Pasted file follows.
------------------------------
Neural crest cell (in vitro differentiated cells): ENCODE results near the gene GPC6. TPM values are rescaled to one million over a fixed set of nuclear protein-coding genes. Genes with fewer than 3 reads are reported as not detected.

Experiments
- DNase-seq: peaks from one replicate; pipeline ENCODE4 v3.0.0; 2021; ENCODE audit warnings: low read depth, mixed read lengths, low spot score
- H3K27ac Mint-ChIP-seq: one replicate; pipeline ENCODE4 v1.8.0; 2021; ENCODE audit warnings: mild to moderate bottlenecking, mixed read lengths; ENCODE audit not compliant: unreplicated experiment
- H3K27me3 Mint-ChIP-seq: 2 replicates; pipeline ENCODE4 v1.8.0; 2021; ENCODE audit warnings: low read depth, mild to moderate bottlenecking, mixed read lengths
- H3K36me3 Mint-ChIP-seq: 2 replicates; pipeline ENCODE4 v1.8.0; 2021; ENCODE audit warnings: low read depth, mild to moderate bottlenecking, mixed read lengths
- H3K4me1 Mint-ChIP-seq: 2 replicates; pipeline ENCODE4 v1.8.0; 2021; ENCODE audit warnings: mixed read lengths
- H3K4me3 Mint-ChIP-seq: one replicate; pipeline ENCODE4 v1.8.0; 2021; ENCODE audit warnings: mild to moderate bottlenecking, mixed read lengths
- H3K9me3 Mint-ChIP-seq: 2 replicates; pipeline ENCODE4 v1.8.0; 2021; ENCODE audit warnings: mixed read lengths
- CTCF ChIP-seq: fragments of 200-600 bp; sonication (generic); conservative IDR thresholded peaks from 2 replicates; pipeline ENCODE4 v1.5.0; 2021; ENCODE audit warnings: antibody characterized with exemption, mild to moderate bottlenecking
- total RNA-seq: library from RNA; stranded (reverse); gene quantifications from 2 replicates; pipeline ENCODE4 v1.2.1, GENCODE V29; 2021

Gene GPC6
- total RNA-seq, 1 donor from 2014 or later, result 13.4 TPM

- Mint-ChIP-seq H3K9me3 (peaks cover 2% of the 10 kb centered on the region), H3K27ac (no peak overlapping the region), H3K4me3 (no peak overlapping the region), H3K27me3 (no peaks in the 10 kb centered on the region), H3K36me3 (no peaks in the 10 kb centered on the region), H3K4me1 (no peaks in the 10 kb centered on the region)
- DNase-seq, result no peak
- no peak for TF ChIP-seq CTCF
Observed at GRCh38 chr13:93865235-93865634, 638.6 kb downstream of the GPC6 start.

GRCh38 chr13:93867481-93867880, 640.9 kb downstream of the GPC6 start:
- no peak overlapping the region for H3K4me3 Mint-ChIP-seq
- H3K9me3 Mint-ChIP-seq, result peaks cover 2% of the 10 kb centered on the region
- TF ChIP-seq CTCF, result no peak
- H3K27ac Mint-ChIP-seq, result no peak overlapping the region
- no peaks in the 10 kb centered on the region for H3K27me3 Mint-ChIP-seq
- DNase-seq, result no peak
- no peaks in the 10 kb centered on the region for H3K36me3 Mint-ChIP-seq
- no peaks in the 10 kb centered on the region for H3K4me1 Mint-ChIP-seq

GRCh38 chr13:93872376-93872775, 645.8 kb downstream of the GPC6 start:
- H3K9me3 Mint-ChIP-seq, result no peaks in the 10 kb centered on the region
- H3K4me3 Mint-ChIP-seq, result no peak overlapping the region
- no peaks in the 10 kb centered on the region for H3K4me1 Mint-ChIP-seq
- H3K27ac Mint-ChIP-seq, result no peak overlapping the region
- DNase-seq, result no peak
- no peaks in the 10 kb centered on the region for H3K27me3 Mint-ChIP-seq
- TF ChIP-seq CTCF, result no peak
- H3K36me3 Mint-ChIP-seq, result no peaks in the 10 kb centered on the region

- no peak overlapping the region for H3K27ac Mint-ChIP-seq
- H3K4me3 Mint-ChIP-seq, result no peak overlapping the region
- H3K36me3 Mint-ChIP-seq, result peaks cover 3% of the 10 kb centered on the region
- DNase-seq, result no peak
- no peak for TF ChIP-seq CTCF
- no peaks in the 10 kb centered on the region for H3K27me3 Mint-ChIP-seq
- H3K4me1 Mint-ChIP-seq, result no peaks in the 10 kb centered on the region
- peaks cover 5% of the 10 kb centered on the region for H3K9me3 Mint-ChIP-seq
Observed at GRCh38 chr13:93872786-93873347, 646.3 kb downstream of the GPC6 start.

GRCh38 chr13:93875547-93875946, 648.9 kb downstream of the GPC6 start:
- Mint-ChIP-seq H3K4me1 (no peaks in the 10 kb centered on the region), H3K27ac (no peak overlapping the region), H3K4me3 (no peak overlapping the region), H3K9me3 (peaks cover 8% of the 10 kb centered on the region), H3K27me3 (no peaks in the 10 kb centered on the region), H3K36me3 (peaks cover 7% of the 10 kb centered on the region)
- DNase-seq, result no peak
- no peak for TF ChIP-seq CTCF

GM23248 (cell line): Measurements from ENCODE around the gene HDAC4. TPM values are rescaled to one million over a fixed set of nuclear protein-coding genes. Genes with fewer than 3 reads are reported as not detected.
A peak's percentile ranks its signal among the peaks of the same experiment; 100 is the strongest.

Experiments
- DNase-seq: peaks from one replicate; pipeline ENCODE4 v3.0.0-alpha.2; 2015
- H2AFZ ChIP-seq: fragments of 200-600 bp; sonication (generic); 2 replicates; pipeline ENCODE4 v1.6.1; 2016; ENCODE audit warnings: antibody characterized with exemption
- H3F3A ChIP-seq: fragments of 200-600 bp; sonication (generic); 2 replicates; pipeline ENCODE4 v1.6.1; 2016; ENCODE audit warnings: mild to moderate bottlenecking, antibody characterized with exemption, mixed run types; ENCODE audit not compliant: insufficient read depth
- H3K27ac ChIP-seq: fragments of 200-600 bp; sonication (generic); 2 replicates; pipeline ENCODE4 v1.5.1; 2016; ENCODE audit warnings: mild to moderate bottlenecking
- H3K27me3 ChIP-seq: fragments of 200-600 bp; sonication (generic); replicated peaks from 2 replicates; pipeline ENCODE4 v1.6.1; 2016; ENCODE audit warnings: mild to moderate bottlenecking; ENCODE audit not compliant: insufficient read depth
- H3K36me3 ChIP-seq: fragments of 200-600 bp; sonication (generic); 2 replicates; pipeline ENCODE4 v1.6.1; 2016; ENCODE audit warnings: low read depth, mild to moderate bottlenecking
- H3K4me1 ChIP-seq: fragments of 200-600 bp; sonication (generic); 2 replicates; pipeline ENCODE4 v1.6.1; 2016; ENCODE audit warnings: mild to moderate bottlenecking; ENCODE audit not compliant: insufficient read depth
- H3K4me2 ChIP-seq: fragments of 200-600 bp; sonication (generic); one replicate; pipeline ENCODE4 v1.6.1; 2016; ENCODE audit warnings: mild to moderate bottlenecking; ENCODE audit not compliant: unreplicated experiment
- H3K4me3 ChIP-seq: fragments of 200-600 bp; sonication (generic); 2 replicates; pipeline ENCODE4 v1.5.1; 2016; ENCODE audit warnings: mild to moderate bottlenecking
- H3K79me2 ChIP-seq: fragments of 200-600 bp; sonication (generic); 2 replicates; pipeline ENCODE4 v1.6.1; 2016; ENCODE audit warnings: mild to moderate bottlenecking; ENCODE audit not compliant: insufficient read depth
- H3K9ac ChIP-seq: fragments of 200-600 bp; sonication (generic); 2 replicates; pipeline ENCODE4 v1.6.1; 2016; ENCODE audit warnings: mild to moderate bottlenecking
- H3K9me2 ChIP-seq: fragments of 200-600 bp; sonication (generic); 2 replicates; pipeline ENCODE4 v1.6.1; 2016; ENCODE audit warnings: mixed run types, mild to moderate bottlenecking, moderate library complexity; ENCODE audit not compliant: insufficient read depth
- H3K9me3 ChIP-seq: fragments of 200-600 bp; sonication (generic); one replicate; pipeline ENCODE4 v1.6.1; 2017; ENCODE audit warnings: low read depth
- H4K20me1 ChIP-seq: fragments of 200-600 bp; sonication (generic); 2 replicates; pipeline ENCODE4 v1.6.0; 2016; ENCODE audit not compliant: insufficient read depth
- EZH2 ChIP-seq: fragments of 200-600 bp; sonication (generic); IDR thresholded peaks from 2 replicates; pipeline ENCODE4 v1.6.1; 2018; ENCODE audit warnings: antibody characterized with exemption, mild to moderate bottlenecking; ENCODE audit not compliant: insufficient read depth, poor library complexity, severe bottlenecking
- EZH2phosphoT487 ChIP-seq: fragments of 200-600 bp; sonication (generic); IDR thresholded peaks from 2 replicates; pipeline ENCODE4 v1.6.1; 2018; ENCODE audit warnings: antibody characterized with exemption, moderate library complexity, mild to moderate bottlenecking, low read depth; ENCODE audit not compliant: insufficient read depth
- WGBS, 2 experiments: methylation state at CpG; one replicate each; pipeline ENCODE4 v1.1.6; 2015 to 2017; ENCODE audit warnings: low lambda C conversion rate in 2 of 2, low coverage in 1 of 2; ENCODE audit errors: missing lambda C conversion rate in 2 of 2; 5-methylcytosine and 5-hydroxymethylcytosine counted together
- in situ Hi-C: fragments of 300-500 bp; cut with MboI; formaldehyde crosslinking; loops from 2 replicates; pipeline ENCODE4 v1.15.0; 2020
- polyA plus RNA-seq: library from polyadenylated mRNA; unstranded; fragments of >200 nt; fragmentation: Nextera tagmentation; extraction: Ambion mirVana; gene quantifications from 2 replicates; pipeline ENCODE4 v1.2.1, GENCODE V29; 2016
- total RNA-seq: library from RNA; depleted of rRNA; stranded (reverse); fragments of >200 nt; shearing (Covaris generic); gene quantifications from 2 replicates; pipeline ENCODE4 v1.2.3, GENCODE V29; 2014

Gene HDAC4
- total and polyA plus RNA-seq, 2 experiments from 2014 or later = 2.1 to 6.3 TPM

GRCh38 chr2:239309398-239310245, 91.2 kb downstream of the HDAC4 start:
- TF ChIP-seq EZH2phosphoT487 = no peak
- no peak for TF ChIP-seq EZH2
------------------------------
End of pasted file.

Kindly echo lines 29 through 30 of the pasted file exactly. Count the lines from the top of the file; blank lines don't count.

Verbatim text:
- H3K4me3 Mint-ChIP-seq, result no peak overlapping the region
- no peaks in the 10 kb centered on the region for H3K4me1 Mint-ChIP-seq